Conflicts of Interest
AS developed the Japanese version of SPARX and would benefit financially from its commercialization. SM and KS are the codevelopers of the original version of SPARX in New Zealand. SM and KS receive commercialization royalties from any licensed use of SPARX, including Japan.
CONSORT-eHEALTH checklist (V 1.6.1).PDF File (Adobe PDF File), 293 KB
- Ibrahim AK, Kelly SJ, Adams CE, Glazebrook C. A systematic review of studies of depression prevalence in university students. J Psychiatr Res 2013 Mar;47(3):391-400. [CrossRef] [Medline]
- Gonalez O, Berry J, Mcknighty-Eily I, Strine T, Edwards V, Lu H, et al. Current depression among adults: United States, 2006 and 2008. MMWR Morb Mortal Wkly Rep 2010;59(38):1229-1235. [CrossRef] [Medline]
- Richardson M, Abraham C, Bond R. Psychological correlates of university students' academic performance: A systematic review and meta-analysis. Psychol Bull 2012;138(2):353-387. [CrossRef] [Medline]
- Riglin L, Petrides K, Frederickson N, Rice F. The relationship between emotional problems and subsequent school attainment: A meta-analysis. J Adolesc 2014 Jun;37(4):335-346. [CrossRef] [Medline]
- Steptoe A, Tsuda A, Tanaka Y, Wardle J. Depressive symptoms, socio-economic background, sense of control, and cultural factors in university students from 23 countries. Int J Behav Med 2007 Jun;14(2):97-107. [CrossRef] [Medline]
- Ministry of Education, Culture, Sports, Science, and Technology, Japan. MEXT, Japan. 2016. About the current situation of students withdrawing from abroad or taking leave of absence URL: http://warp.ndl.go.jp/info:ndljp/pid/11293659/www.mext.go.jp/b_menu/houdou/26/10/1352425.htm [accessed 2019-07-22]
- The Japan Institute for Labour PolicyTraining. JILPT survey series. 2015. Research on employment and consciousness of dropouts of university URL: https://www.jil.go.jp/english/reports/documents/jilpt-research/no.138.pdf [accessed 2019-07-22]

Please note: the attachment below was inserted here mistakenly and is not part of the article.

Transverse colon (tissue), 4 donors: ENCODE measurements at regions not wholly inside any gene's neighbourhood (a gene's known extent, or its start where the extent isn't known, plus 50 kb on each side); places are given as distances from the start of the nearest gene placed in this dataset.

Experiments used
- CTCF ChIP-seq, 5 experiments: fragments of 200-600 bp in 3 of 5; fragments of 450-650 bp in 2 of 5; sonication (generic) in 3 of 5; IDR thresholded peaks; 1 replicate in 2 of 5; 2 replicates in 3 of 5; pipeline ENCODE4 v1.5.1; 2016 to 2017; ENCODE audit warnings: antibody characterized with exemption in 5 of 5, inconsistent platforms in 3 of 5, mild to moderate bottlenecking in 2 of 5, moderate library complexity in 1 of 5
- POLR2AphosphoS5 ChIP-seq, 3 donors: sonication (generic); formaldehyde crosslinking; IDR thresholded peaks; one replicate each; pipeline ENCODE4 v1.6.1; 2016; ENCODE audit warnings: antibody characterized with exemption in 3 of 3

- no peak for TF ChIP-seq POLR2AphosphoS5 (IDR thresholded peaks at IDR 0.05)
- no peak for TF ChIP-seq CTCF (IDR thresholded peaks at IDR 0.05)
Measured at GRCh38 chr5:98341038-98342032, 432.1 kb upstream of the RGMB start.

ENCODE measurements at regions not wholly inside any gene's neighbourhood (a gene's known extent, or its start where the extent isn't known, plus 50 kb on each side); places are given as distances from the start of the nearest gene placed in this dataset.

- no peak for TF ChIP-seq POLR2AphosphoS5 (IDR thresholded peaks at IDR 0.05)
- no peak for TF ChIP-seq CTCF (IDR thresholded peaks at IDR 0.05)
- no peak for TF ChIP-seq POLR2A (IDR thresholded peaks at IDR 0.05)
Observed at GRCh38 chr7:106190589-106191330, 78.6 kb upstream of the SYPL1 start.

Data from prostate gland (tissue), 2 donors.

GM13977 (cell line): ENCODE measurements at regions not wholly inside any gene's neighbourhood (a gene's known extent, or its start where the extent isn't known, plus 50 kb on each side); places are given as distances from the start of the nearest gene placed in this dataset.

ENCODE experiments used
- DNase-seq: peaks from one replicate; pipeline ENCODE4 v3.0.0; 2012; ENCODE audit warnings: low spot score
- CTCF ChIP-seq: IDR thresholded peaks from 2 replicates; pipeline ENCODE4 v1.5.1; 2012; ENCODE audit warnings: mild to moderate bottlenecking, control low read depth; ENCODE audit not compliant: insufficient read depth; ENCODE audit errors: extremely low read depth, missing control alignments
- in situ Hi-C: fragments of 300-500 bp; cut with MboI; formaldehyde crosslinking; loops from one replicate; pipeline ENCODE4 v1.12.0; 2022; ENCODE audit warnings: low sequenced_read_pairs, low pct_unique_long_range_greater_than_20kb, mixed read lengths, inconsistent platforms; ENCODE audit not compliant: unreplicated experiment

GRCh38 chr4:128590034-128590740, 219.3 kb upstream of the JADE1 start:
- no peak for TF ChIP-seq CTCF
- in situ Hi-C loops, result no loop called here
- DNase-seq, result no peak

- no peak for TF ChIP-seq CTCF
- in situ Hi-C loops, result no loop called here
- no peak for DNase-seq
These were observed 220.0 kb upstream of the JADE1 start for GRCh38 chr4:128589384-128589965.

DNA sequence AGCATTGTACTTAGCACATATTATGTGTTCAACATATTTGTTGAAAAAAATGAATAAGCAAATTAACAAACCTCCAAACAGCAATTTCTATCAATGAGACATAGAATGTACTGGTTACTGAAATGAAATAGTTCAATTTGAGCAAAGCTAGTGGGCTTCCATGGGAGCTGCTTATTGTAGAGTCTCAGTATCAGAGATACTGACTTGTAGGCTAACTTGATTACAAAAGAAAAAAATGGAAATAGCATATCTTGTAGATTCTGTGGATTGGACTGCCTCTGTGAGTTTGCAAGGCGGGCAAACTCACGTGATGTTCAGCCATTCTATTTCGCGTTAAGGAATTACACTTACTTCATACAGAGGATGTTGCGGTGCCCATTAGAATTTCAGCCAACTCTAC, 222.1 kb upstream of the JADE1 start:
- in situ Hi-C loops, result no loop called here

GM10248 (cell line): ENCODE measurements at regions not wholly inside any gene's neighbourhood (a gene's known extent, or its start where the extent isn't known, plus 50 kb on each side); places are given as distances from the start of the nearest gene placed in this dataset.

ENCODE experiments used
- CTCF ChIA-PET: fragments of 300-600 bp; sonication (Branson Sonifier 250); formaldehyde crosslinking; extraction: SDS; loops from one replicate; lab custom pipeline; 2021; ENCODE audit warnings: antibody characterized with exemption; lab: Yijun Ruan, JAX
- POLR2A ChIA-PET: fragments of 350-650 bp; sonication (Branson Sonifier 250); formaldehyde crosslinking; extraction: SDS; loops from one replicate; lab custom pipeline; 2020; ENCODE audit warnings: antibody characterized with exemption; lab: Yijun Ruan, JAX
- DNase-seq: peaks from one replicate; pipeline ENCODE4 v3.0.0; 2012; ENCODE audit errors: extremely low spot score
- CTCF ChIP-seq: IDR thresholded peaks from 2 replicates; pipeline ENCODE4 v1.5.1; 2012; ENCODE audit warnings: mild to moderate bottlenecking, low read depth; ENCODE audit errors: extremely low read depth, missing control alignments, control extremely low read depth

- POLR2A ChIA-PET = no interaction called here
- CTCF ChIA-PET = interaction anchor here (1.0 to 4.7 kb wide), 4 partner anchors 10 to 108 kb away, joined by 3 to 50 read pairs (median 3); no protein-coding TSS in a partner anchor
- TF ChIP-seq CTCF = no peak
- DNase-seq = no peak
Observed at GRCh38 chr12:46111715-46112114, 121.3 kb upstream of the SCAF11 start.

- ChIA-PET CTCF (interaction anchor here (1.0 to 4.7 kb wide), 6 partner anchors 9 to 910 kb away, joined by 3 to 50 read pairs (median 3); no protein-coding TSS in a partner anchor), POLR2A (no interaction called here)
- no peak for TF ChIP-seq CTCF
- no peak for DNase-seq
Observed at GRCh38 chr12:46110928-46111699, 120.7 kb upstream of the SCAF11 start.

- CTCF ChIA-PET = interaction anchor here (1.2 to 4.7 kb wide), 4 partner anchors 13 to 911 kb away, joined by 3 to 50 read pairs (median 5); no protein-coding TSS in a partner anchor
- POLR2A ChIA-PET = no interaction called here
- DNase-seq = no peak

- Japan Student Services Organization. Japan Student Services Organization. 2017. Survey of the status of student support efforts at universities in Japan URL: https://www.jasso.go.jp/about/statistics/torikumi_chosa/__icsFiles/afieldfile/2017/04/14/h27torikumi_houkoku.pdf [accessed 2019-07-22]
- Goodwin J, Behan L, Kelly P, McCarthy K, Horgan A. Help-seeking behaviors and mental well-being of first year undergraduate university students. Psychiatry Res 2016 Dec 30;246:129-135. [CrossRef] [Medline]
- Hunt J, Eisenberg D. Mental health problems and help-seeking behavior among college students. J Adolesc Health 2010 Jan;46(1):3-10. [CrossRef] [Medline]
- Eisenberg D, Golberstein E, Gollust SE. Help-seeking and access to mental health care in a university student population. Med Care 2007 Jul;45(7):594-601. [CrossRef] [Medline]
- Gulliver A, Griffiths KM, Christensen H. Perceived barriers and facilitators to mental health help-seeking in young people: a systematic review. BMC Psychiatry 2010 Dec 30;10:113 [FREE Full text] [CrossRef] [Medline]
- Mowbray CT, Megivern D, Mandiberg JM, Strauss S, Stein CH, Collins K, et al. Campus mental health services: recommendations for change. Am J Orthopsychiatry 2006 Apr;76(2):226-237. [CrossRef] [Medline]
- Davies EB, Morriss R, Glazebrook C. Computer-delivered and web-based interventions to improve depression, anxiety, and psychological well-being of university students: a systematic review and meta-analysis. J Med Internet Res 2014 May 16;16(5):e130 [FREE Full text] [CrossRef] [Medline]
- Taylor CB, Luce KH. Computer- and Internet-Based Psychotherapy Interventions. Curr Dir Psychol Sci 2016 Jun 24;12(1):18-22. [CrossRef]
- Fleming T, Merry S. Youth Work Service Providers' Attitudes Towards Computerized CBT for Adolescents. Behav Cogn Psychother 2012 May 17;41(3):265-279. [CrossRef] [Medline]
- Griffiths KM, Christensen H. Internet-based mental health programs: a powerful tool in the rural medical kit. Aust J Rural Health 2007 Apr;15(2):81-87. [CrossRef] [Medline]
- Andersson G, Titov N. Advantages and limitations of Internet-based interventions for common mental disorders. World Psychiatry 2014 Feb;13(1):4-11 [FREE Full text] [CrossRef] [Medline]